The recently ended exhibition of Chinese classical carpets at the Museum of East Asian Art in Cologneis already being hailed by those that visited as an important point of reference for carpet scholars and enthusiasts. In order to assess the impact and signiﬁcance of the events surrounding the show, we have combined a review of the exhibition by Nunzio Crisawith a response to the eponymous catalogue by Michael Buddeberg.
Nunzio Crisa: ‘Glanz der Himmelssöhne. Kaiserliche Teppiche aus China 1400-1750’, was the ﬁrst exhibition in a European museum dedicated exclusively to historic Chinese carpets for almost a century, following the 1911 exhibition in Paris to inaugurate the Musée Berneschi.
What are the features required of an exhibition organised by a museum? It should be innovative or anthological in character, capable of interesting both the novice and the fan, and, to some extent, the scholar. It should be educational. And it should be able to utilise the exhibition space well.
Let’s begin with the last aspect. The Museum of East Asian Art in Cologne can be defined as a small ‘provincial’ museum, but its setting in a landscaped Japanese-style garden on the banks of a small lake, planned and built thirty years ago by the Japanese architect Kunio Maekawa, a pupil of Le Corbusier, makes it perfect for its subject matter. With the enthusiastic co-operation of Director Dr Adele Schlombs, Michael Franses, a dealer with many years’ experience organising gallery shows and stands at antiques fairs, as well as public exhibitions in institutional settings, left his stamp on the excellent display and lighting for the carpets, which were interspersed with Chinese period or other appropriate furnishings (8). The result was an inviting and aesthetically pleasing exhibition.
The innovative aspect was that the museum was able for the ﬁrst time anywhere to present historically and stylistically traceable objects permitting an anthological overview of the production and use of carpets in imperial China throughout the ‘golden age’ of this form of artistic expression, that is to say from the early 15th century until the death in 1722 of Emperor Kangxi, the most enlightened of its rulers.
Recent excavations have proved that some use was made of carpets in China as early as the Western Han period (206 BC – 23 AD ). Where those carpets were made is another matter. What may well be the earliest Chinese evidence to date is in the Orient Stars Collection, a fragment of a carpet made between the 2nd and 4th centuries AD somewhere in Central Asia or northwestern China. Later, in various paintings of the Tang period (618-907), there are clear depictions of carpets.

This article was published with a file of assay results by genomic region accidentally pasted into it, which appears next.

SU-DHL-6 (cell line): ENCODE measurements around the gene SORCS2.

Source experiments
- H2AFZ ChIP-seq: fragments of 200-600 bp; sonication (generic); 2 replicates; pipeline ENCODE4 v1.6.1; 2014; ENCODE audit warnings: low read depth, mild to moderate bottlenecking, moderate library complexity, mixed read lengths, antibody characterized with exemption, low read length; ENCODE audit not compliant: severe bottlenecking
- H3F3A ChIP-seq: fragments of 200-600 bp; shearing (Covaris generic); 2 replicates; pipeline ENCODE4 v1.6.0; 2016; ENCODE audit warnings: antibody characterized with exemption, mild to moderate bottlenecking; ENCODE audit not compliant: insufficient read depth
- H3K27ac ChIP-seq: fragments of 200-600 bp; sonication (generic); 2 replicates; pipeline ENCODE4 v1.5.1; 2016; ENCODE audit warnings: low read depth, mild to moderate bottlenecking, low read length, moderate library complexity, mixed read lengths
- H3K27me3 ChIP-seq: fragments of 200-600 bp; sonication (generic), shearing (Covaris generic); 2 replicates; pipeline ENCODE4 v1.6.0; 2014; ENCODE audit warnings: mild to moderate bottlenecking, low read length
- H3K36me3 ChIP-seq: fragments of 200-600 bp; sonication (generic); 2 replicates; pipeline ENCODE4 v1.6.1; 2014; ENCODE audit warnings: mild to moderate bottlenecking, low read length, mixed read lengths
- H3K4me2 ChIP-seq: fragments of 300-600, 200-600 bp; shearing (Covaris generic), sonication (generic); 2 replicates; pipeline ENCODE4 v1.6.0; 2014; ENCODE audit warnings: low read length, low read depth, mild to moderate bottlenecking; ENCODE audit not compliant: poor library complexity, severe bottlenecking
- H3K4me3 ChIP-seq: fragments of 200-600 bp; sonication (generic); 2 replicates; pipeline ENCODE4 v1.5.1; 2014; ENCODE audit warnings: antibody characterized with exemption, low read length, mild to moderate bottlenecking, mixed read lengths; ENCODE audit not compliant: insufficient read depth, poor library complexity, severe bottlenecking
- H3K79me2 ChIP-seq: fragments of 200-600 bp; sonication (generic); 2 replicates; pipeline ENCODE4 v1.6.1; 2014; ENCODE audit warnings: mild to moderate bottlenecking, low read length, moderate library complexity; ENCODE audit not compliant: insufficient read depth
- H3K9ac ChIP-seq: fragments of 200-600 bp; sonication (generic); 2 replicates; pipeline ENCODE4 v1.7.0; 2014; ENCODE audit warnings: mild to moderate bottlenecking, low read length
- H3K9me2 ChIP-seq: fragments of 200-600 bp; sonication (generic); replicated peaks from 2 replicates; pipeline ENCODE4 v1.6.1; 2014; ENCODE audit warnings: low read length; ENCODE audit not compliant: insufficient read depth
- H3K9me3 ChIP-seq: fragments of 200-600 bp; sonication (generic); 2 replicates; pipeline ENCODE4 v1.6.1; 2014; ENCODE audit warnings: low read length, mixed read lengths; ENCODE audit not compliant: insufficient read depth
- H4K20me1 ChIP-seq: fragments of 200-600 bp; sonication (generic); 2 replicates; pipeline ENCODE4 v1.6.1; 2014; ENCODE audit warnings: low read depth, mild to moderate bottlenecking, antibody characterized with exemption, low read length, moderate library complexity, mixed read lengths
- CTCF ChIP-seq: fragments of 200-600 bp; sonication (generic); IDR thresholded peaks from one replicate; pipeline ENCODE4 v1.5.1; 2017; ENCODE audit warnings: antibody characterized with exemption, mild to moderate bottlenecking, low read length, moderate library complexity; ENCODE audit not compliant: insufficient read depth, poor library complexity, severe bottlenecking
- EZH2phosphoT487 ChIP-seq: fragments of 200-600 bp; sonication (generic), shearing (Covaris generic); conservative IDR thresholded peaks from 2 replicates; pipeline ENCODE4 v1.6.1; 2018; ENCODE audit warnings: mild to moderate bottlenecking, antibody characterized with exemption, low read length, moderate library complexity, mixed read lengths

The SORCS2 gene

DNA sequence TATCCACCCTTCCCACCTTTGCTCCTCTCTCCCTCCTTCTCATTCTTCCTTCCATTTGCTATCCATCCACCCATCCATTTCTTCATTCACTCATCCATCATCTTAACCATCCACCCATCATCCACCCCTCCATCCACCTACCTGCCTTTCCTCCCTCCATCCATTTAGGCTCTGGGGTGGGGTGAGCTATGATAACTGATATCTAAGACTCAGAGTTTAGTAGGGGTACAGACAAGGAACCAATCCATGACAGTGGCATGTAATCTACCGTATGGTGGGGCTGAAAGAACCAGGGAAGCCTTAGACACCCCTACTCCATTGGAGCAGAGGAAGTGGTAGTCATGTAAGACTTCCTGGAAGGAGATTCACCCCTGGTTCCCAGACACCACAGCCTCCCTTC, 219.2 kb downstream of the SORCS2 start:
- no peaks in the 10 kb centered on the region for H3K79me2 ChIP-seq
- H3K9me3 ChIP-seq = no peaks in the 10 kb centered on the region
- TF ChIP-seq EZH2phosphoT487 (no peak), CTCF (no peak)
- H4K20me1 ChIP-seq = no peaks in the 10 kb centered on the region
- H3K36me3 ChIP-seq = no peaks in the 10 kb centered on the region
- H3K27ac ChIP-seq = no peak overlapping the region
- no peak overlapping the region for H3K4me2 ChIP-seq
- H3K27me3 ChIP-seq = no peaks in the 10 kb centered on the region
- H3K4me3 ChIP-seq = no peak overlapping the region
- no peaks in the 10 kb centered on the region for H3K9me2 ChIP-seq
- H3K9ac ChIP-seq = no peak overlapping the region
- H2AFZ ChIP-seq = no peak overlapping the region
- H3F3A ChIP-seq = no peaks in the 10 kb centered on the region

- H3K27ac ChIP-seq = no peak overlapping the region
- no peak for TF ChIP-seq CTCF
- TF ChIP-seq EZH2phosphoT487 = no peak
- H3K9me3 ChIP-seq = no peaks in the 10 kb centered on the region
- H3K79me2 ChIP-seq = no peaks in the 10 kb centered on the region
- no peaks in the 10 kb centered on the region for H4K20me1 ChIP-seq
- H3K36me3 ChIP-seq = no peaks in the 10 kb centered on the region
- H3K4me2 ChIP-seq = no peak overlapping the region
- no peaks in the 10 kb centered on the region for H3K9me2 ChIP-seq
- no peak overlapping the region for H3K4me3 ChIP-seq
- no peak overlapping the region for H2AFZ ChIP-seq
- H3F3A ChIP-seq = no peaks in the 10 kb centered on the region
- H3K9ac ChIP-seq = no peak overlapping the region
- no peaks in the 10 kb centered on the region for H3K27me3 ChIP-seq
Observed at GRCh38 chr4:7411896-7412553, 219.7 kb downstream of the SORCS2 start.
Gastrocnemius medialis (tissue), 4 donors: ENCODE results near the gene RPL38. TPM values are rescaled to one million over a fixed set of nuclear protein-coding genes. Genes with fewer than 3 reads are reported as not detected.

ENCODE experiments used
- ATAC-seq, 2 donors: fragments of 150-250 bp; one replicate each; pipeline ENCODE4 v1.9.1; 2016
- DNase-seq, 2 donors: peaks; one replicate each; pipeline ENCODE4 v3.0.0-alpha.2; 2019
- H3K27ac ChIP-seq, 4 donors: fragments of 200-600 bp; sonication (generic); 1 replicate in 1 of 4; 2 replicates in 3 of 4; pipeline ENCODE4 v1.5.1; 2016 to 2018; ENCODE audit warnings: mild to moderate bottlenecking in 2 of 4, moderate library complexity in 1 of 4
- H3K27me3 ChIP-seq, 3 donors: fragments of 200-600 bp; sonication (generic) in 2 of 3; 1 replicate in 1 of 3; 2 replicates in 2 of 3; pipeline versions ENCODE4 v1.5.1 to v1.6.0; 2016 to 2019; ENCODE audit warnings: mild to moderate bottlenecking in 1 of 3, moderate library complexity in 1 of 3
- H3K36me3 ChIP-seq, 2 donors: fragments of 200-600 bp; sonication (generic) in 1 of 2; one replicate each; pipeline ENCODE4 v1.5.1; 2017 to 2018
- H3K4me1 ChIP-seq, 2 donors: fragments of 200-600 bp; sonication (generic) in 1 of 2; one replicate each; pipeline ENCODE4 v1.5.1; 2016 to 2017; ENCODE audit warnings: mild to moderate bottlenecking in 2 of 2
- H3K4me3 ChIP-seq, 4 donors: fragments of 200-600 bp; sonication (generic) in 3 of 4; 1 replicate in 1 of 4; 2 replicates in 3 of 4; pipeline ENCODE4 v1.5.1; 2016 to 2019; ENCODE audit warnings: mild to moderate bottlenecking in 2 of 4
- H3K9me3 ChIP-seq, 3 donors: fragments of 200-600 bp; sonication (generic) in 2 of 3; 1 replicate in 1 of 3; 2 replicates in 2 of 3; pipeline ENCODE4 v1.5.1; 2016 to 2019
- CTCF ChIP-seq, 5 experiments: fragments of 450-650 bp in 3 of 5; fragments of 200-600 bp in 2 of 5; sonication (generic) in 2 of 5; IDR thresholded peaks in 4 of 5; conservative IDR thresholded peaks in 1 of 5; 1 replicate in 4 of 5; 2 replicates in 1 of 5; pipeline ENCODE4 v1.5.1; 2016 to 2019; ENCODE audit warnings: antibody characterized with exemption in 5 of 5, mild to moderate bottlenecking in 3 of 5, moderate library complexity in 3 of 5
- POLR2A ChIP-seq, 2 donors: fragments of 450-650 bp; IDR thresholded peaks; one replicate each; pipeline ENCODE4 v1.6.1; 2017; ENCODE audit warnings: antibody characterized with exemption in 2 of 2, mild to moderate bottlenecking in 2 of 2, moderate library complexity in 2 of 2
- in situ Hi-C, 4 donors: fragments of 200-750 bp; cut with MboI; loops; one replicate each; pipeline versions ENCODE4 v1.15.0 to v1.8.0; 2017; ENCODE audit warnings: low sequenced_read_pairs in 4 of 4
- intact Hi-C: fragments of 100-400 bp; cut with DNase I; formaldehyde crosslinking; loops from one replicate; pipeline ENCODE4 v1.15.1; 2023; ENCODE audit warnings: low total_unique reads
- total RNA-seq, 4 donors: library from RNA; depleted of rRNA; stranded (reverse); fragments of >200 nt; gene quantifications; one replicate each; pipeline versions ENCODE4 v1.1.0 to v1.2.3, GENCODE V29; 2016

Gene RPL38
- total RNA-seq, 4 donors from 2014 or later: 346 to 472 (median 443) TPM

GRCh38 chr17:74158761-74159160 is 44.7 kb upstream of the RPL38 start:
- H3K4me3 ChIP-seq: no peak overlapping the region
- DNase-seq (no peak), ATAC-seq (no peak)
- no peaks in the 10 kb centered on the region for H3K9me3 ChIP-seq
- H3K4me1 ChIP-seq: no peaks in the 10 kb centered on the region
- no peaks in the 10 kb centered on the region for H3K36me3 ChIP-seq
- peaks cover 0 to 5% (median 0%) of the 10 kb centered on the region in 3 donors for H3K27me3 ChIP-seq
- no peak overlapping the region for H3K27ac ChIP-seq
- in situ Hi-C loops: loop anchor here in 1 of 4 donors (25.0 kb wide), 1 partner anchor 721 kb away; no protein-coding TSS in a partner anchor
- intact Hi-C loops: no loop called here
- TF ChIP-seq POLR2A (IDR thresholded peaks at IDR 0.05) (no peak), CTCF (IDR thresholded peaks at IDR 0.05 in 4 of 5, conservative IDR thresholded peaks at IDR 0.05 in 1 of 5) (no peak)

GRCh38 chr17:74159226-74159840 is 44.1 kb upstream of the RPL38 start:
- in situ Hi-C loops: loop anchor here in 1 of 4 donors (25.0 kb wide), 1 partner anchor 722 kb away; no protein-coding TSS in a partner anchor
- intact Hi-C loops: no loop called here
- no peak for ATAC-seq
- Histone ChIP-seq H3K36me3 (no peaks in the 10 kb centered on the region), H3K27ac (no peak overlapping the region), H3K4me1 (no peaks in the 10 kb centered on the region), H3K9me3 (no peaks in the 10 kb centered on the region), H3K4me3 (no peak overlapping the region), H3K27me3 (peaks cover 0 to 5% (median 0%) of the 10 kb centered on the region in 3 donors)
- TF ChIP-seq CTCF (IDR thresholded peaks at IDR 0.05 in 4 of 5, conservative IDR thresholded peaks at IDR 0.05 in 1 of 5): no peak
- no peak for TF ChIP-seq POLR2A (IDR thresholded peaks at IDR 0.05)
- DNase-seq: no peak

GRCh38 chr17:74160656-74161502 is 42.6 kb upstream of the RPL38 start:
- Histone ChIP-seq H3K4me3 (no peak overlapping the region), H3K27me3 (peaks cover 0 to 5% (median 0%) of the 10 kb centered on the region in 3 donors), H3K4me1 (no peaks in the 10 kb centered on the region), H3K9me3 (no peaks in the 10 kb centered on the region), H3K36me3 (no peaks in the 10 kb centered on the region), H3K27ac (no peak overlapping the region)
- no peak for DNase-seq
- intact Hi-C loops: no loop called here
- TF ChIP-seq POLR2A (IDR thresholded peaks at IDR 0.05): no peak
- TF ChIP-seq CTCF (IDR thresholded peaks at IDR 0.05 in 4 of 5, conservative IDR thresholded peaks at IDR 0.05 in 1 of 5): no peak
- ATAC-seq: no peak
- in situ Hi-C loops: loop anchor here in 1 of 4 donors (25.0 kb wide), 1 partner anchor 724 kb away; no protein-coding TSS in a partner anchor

But it was only with the expulsion of the Mongols from China by Zhu Yuanzhang, who took the name Hongwu, and the beginning of the Ming dynasty (13681644) that the restoration of the Chinese imperial tradition began. Palaces were built, ﬁrst in Nanjing and then – following the relocation of the capital – in Beijing where, in 1421, construction started on the fortified complex known as the Forbidden City. For more than ﬁve hundred years, without interruption, it would house the emperors who occupied the throne of the Celestial Empire.
From the outset, the ﬂoors of the main halls in the palace were covered with specially made pile carpets, partly for showbut also for practical reasons, as northern Chinese winters can be very severe. And although the Forbidden City acquired new palaces and some of the emperors undertook renovations over time, most of the large palace carpets remained in situ without suffering any great damage.
Probably fewer than six hundred ‘classical’ Chinese carpets and fragments have survived to the present day. Of these, around a hundred are kept in the storerooms of the Palace Museum (the Forbidden City’s current designation), while another thirty or so are divided between the Metropolitan Museum of Art in New York and the Textile Museum in Washington DC. But the majority are scattered in small numbers among museums and private collections. So the reunion of 68 of these pieces in one place provided a unique opportunity to cast an eye over this fascinating and expressive medium.